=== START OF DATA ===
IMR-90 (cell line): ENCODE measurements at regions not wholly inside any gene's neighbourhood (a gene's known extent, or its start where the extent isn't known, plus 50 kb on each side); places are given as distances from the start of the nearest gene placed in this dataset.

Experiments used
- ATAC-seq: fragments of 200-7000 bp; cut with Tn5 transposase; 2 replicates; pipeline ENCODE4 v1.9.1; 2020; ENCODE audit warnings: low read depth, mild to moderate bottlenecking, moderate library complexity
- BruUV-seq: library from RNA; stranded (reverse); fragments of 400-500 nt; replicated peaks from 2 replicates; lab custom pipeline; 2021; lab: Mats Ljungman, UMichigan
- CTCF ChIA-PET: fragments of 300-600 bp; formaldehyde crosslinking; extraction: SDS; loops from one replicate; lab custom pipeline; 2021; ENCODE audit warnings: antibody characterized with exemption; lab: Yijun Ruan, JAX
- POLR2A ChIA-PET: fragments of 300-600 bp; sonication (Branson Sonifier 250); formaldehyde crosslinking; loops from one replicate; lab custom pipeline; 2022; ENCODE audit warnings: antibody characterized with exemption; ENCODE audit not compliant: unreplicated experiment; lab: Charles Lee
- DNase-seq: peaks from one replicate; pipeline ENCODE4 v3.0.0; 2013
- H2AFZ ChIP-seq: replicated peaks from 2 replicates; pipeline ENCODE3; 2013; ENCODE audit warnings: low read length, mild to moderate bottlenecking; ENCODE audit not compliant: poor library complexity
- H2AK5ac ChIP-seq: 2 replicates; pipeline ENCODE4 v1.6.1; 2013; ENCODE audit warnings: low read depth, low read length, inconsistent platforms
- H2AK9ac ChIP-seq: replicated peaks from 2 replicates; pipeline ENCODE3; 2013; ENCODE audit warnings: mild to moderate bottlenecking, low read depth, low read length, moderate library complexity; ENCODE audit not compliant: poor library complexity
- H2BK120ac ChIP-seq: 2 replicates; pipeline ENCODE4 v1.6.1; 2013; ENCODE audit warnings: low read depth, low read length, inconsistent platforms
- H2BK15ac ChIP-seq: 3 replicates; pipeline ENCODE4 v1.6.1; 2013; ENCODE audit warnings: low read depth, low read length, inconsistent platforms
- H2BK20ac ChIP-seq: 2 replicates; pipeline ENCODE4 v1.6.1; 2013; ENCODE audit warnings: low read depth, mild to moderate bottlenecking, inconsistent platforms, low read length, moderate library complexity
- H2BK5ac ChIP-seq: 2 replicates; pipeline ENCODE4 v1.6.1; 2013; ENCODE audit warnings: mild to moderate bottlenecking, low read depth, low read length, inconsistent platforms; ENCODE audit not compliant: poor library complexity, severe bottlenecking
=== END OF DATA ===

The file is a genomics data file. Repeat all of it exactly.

IMR-90 (cell line): ENCODE measurements at regions not wholly inside any gene's neighbourhood (a gene's known extent, or its start where the extent isn't known, plus 50 kb on each side); places are given as distances from the start of the nearest gene placed in this dataset.

Experiments used
- ATAC-seq: fragments of 200-7000 bp; cut with Tn5 transposase; 2 replicates; pipeline ENCODE4 v1.9.1; 2020; ENCODE audit warnings: low read depth, mild to moderate bottlenecking, moderate library complexity
- BruUV-seq: library from RNA; stranded (reverse); fragments of 400-500 nt; replicated peaks from 2 replicates; lab custom pipeline; 2021; lab: Mats Ljungman, UMichigan
- CTCF ChIA-PET: fragments of 300-600 bp; formaldehyde crosslinking; extraction: SDS; loops from one replicate; lab custom pipeline; 2021; ENCODE audit warnings: antibody characterized with exemption; lab: Yijun Ruan, JAX
- POLR2A ChIA-PET: fragments of 300-600 bp; sonication (Branson Sonifier 250); formaldehyde crosslinking; loops from one replicate; lab custom pipeline; 2022; ENCODE audit warnings: antibody characterized with exemption; ENCODE audit not compliant: unreplicated experiment; lab: Charles Lee
- DNase-seq: peaks from one replicate; pipeline ENCODE4 v3.0.0; 2013
- H2AFZ ChIP-seq: replicated peaks from 2 replicates; pipeline ENCODE3; 2013; ENCODE audit warnings: low read length, mild to moderate bottlenecking; ENCODE audit not compliant: poor library complexity
- H2AK5ac ChIP-seq: 2 replicates; pipeline ENCODE4 v1.6.1; 2013; ENCODE audit warnings: low read depth, low read length, inconsistent platforms
- H2AK9ac ChIP-seq: replicated peaks from 2 replicates; pipeline ENCODE3; 2013; ENCODE audit warnings: mild to moderate bottlenecking, low read depth, low read length, moderate library complexity; ENCODE audit not compliant: poor library complexity
- H2BK120ac ChIP-seq: 2 replicates; pipeline ENCODE4 v1.6.1; 2013; ENCODE audit warnings: low read depth, low read length, inconsistent platforms
- H2BK15ac ChIP-seq: 3 replicates; pipeline ENCODE4 v1.6.1; 2013; ENCODE audit warnings: low read depth, low read length, inconsistent platforms
- H2BK20ac ChIP-seq: 2 replicates; pipeline ENCODE4 v1.6.1; 2013; ENCODE audit warnings: low read depth, mild to moderate bottlenecking, inconsistent platforms, low read length, moderate library complexity
- H2BK5ac ChIP-seq: 2 replicates; pipeline ENCODE4 v1.6.1; 2013; ENCODE audit warnings: mild to moderate bottlenecking, low read depth, low read length, inconsistent platforms; ENCODE audit not compliant: poor library complexity, severe bottlenecking